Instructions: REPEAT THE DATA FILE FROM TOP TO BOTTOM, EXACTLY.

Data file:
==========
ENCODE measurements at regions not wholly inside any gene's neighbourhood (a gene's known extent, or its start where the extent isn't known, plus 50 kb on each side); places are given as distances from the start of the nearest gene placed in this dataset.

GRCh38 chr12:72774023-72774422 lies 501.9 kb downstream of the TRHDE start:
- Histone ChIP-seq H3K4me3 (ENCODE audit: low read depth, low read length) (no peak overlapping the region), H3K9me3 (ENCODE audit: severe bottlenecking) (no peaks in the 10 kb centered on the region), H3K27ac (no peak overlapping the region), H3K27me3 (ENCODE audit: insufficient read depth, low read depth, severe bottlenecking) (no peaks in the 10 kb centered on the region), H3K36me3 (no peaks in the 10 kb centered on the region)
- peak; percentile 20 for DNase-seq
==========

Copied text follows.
ENCODE measurements at regions not wholly inside any gene's neighbourhood (a gene's known extent, or its start where the extent isn't known, plus 50 kb on each side); places are given as distances from the start of the nearest gene placed in this dataset.

GRCh38 chr12:72774023-72774422 lies 501.9 kb downstream of the TRHDE start:
- Histone ChIP-seq H3K4me3 (ENCODE audit: low read depth, low read length) (no peak overlapping the region), H3K9me3 (ENCODE audit: severe bottlenecking) (no peaks in the 10 kb centered on the region), H3K27ac (no peak overlapping the region), H3K27me3 (ENCODE audit: insufficient read depth, low read depth, severe bottlenecking) (no peaks in the 10 kb centered on the region), H3K36me3 (no peaks in the 10 kb centered on the region)
- peak; percentile 20 for DNase-seq